The employee, Mr Kekana, was employed as Executive Manager: Occurrence Investigations at the Railway Safety Regulator. While on his annual leave there were two train accidents and there were allegations that he did not respond to the accidents correctly. After his suspension on 27 March 2018, Mr Kekana was issued with several charges, including gross dereliction of his duties and a breach of investigation procedures.

Following this dismissal, Mr Kekana referred an unfair dismissal dispute to the CCMA which was to be referred to arbitration. Instead, Mr Kekana instituted a claim in the Labour Court alleging that his dismissal by the employer was an automatically unfair dismissal as contemplated in section 187(1)(h) of the LRA as it was in breach of section 3 of the Protected Disclosures Act (PDA). The different ways in which the dispute was framed raised the issue of whether there was a need to conciliate the dispute as it was finally framed.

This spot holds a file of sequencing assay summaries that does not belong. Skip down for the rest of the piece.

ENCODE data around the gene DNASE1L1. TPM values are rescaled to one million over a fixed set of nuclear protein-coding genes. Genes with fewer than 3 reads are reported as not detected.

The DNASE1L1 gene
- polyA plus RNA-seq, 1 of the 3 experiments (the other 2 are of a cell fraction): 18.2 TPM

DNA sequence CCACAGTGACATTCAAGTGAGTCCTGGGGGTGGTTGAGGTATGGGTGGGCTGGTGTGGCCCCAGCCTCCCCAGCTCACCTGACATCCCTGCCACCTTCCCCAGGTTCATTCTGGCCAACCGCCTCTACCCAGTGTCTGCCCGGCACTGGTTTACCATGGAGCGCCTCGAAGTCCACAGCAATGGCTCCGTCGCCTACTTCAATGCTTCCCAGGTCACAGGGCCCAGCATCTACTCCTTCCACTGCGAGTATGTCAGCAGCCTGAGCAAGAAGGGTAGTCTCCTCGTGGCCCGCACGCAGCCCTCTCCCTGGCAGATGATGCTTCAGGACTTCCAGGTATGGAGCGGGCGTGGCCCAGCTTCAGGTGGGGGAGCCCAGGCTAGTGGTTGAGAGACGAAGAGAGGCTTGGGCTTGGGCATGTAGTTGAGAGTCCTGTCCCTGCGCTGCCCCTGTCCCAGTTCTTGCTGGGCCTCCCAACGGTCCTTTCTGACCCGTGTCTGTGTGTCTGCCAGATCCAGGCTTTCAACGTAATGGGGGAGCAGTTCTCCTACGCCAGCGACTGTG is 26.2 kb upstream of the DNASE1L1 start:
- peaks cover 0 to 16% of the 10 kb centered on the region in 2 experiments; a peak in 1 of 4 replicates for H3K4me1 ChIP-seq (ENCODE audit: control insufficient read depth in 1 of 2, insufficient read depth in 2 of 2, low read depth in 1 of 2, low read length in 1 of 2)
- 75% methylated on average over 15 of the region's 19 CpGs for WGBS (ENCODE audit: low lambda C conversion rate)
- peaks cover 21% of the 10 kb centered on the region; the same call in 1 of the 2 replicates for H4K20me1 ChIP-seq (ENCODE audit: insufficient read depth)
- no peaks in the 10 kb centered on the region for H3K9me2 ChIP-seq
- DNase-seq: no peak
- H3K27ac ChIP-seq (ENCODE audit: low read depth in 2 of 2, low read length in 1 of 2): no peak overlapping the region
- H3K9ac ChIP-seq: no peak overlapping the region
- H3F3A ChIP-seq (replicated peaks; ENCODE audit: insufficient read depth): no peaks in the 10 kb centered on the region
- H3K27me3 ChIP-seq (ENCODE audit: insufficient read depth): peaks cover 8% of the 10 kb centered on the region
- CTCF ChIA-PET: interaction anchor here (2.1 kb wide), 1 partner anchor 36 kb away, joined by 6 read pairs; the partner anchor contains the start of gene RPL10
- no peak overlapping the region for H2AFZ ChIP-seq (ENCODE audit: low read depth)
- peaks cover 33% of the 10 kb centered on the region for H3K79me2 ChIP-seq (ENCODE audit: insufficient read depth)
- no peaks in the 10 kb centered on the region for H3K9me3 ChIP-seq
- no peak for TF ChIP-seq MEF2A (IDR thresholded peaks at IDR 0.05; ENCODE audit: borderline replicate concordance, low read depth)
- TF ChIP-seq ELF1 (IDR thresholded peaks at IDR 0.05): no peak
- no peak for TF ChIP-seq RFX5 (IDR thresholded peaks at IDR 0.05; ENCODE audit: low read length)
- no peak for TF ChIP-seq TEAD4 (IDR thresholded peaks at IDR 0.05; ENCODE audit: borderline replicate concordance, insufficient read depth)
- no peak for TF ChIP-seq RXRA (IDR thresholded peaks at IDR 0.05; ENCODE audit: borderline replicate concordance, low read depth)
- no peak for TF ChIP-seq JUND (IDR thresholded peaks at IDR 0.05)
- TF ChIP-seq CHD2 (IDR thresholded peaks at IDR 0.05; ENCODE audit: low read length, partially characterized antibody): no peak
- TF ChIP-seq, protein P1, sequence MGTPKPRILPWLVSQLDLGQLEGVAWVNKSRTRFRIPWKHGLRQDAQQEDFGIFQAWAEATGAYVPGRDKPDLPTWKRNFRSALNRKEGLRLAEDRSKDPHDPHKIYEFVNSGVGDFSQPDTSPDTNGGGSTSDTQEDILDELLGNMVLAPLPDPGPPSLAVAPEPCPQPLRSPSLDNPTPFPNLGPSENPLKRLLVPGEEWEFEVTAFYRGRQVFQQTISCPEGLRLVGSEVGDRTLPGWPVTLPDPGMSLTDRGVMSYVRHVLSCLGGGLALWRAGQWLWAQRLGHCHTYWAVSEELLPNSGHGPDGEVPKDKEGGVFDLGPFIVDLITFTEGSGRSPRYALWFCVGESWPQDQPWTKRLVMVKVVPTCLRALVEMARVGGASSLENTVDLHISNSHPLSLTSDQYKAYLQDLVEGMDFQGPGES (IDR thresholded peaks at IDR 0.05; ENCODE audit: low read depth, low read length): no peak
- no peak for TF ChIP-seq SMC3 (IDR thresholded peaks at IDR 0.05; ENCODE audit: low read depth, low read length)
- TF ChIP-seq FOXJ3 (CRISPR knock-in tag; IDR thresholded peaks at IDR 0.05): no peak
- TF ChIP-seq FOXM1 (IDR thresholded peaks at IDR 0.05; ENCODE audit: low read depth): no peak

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Is a contractual bonus part of the minimum wage?

In Quantum Foods (Pty) Ltd v Commissioner H Jacobs N.O. and Others (JA85/2022) [2023] ZALAC 27 (18 October 2023) the issue was whether an employer which is contractually bound to pay a bonus, is entitled to factor that payment and provident fund contributions, into the calculation of its employees' hourly rate for the purpose of the National Minimum Wage Act.

In an attempt to bring its employees' wages in line with the National Minimum Wage Act, Quantum Foods restructured its payslips to include a contractual bonus, as well as the contributions it paid to a provident fund on behalf of its employees. The bonus could, at an employee's election, either be paid annually or in equal monthly payments Once those amounts were factored in, the wages met the minimum threshold prescribed by the Act.